by Ghoncheh Tazmini
On 1 April 2021, I had the pleasure of organising a closed online workshop, hosted by the LSE Middle East Centre, titled ‘The Russian-Iranian Partnership in the Middle East: Challenges and Opportunities’. The event brought together scholars and experts to examine different aspects of Russia and Iran’s policies in the Middle East, through a variety of specialisations, as well as to determine what Russian-Iranian alignment augurs for the future of the region. This theme is becoming more topical as Iran looks East -towards fostering non-Western alliance patterns and partnerships.
During the day-long workshop, scholars joined us from Estonia, the United Kingdom, Italy, Russia, the United States, Qatar and Germany, to examine three overlapping themes in three sessions. In the first session, ‘Drivers of Russian and Iranian Foreign Policy in the Middle East’, the panel explored the impetus behind Russia’s resurgence in the Middle East, and the key drivers behind Iran’s regional strategic doctrine. The primary goal of the session was to unpack Moscow and Tehran’s priorities in the region, taking into account both their converging interests and areas of tension. The second objective was to examine the role of perceptions, normative values, and ideational structures in shaping Russian and Iranian state preferences and patterns of cooperation.
The second session, ‘Russia and Iran in Iraq, Syria and Yemen’, examined Russian and Iranian priorities in Iraq, Syria and Yemen by mapping areas of cooperation and sources of tension between them. The dynamics in each arena are very different, as is the scope of Russian and Iranian engagement and their respective spheres of influence. Participants deliberated over the extent to which differing priorities or approaches impinge on the Russian-Iranian relationship.
In this session, speakers explored the impact of recent political developments on Moscow and Tehran’s partnership. With the lifting of the blockade and reconciliation efforts within the Gulf Cooperation Council (GCC), the panel addressed the prospects of closer ties between Iran and the GCC, and whether concrete steps could be taken to reduce security concerns on both sides. This session also considered whether Moscow, which presents itself as an arbiter that is on good terms with the region’s feuding powers, could help bridge the gap between Iran and its Arab neighbours. Finally, the panel reflected on whether Russia could act as a mediator in reviving the Joint Comprehensive Plan of Action, known as the Iran nuclear deal. Speakers also weighed up the implications of a possible improvement in relations between Tehran and Washington on the Russian-Iranian partnership.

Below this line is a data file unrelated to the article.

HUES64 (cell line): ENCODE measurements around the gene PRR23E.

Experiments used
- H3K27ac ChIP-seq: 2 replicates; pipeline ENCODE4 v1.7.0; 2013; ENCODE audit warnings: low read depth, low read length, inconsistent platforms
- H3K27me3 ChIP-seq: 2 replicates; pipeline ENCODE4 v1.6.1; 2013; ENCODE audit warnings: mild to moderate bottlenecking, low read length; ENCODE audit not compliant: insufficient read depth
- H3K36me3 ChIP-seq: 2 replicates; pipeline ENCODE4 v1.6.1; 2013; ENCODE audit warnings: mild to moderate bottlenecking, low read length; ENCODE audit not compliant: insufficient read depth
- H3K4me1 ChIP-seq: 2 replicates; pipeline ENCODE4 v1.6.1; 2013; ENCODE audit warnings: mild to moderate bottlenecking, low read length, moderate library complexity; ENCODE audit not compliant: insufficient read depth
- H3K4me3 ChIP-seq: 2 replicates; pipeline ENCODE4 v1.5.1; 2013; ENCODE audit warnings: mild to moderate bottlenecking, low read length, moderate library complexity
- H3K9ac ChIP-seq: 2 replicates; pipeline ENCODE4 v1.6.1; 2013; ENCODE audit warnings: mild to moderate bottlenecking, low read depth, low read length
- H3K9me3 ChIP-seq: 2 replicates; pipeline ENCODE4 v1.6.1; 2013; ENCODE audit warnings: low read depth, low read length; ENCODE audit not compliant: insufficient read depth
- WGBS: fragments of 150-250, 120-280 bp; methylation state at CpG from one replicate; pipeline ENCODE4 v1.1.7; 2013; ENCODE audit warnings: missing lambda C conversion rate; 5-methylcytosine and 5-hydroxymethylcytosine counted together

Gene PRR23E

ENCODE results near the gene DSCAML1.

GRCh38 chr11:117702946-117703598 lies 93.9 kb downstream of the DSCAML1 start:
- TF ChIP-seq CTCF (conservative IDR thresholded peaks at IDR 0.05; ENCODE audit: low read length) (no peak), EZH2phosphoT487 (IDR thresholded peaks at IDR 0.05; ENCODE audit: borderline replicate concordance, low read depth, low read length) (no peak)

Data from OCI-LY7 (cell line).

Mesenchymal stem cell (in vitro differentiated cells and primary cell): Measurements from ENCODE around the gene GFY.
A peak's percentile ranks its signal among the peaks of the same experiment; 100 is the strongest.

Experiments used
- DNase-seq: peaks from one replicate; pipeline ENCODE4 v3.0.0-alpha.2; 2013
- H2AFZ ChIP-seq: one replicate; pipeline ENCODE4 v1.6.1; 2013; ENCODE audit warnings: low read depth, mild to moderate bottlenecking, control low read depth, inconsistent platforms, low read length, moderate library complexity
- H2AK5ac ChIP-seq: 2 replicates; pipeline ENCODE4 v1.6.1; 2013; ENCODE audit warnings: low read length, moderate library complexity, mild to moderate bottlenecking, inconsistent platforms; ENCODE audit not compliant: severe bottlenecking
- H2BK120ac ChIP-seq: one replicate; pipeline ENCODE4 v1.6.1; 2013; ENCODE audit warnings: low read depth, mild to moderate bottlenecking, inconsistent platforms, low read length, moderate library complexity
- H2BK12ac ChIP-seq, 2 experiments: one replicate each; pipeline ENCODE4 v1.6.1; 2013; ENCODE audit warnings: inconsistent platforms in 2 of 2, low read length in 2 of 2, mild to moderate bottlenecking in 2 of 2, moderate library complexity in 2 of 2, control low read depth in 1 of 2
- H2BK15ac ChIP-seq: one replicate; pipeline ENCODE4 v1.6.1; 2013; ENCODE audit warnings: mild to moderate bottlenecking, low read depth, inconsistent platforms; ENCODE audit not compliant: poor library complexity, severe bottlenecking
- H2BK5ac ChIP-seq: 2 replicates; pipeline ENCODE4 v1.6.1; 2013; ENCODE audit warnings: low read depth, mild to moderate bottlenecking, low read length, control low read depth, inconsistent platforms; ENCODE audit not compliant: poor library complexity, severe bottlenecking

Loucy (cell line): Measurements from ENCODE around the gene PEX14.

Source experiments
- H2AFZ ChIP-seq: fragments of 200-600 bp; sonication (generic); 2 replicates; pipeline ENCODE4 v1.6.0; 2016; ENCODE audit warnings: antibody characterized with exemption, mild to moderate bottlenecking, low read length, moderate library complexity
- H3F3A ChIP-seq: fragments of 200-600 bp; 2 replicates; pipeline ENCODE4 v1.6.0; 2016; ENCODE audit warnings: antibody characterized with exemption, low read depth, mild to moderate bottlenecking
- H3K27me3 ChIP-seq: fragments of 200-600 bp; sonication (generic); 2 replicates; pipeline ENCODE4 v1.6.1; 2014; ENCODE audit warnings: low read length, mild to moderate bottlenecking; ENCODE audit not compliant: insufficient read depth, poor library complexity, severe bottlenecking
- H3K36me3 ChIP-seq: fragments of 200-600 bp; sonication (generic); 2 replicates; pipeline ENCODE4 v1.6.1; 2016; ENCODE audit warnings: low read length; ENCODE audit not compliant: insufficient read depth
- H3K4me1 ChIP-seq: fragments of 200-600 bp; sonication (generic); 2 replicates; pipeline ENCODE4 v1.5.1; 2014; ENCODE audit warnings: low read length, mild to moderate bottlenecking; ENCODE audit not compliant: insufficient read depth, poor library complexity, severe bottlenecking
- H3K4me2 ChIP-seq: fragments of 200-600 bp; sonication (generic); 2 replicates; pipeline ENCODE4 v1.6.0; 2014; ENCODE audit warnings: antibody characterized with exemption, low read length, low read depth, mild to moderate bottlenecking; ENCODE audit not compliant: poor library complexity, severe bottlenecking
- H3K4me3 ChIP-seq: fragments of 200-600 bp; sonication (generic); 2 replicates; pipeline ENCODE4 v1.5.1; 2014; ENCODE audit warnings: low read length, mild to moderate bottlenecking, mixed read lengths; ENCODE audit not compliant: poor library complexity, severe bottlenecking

In a robust and engaging discussion in three thought-provoking sessions, speakers and participants deliberated over these complex questions and themes. Panellists have contributed summaries of their fascinating presentations to the LSE Middle East Centre, which are featured in this blog series. The posts integrate some of the findings and insights that emerged from the workshop. Some broader conclusions will be compiled in a forthcoming publication for the LSE Middle East Centre Paper Series.
This is part of a series on the challenges and opportunities facing the Russian-Iranian partnership in the Middle East, based on contributions from participants in a closed LSE workshop in April 2021. Read the introduction here, and see the other pieces below.